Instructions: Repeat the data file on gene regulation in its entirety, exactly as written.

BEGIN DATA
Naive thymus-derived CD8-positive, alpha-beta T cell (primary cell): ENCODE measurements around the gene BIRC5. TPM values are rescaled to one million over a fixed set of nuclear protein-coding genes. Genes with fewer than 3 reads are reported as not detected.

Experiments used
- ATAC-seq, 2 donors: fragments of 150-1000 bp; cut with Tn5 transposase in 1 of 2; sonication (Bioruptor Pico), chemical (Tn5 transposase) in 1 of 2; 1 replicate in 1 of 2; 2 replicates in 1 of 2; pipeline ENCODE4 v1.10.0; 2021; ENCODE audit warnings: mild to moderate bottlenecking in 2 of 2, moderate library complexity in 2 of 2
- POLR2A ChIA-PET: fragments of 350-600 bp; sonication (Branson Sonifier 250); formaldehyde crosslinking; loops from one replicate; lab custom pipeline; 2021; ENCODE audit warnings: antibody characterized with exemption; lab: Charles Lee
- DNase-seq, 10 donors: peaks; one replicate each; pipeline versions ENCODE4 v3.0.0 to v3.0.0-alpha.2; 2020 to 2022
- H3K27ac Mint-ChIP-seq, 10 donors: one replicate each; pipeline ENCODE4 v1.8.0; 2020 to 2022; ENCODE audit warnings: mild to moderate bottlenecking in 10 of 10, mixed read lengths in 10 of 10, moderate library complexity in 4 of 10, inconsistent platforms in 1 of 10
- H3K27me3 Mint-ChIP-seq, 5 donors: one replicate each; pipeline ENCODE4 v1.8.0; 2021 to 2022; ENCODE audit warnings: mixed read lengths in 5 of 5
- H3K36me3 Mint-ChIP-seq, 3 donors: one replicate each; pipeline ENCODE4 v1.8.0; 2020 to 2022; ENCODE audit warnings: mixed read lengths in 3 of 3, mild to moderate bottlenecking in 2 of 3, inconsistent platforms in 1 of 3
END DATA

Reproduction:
Naive thymus-derived CD8-positive, alpha-beta T cell (primary cell): ENCODE measurements around the gene BIRC5. TPM values are rescaled to one million over a fixed set of nuclear protein-coding genes. Genes with fewer than 3 reads are reported as not detected.

Experiments used
- ATAC-seq, 2 donors: fragments of 150-1000 bp; cut with Tn5 transposase in 1 of 2; sonication (Bioruptor Pico), chemical (Tn5 transposase) in 1 of 2; 1 replicate in 1 of 2; 2 replicates in 1 of 2; pipeline ENCODE4 v1.10.0; 2021; ENCODE audit warnings: mild to moderate bottlenecking in 2 of 2, moderate library complexity in 2 of 2
- POLR2A ChIA-PET: fragments of 350-600 bp; sonication (Branson Sonifier 250); formaldehyde crosslinking; loops from one replicate; lab custom pipeline; 2021; ENCODE audit warnings: antibody characterized with exemption; lab: Charles Lee
- DNase-seq, 10 donors: peaks; one replicate each; pipeline versions ENCODE4 v3.0.0 to v3.0.0-alpha.2; 2020 to 2022
- H3K27ac Mint-ChIP-seq, 10 donors: one replicate each; pipeline ENCODE4 v1.8.0; 2020 to 2022; ENCODE audit warnings: mild to moderate bottlenecking in 10 of 10, mixed read lengths in 10 of 10, moderate library complexity in 4 of 10, inconsistent platforms in 1 of 10
- H3K27me3 Mint-ChIP-seq, 5 donors: one replicate each; pipeline ENCODE4 v1.8.0; 2021 to 2022; ENCODE audit warnings: mixed read lengths in 5 of 5
- H3K36me3 Mint-ChIP-seq, 3 donors: one replicate each; pipeline ENCODE4 v1.8.0; 2020 to 2022; ENCODE audit warnings: mixed read lengths in 3 of 3, mild to moderate bottlenecking in 2 of 3, inconsistent platforms in 1 of 3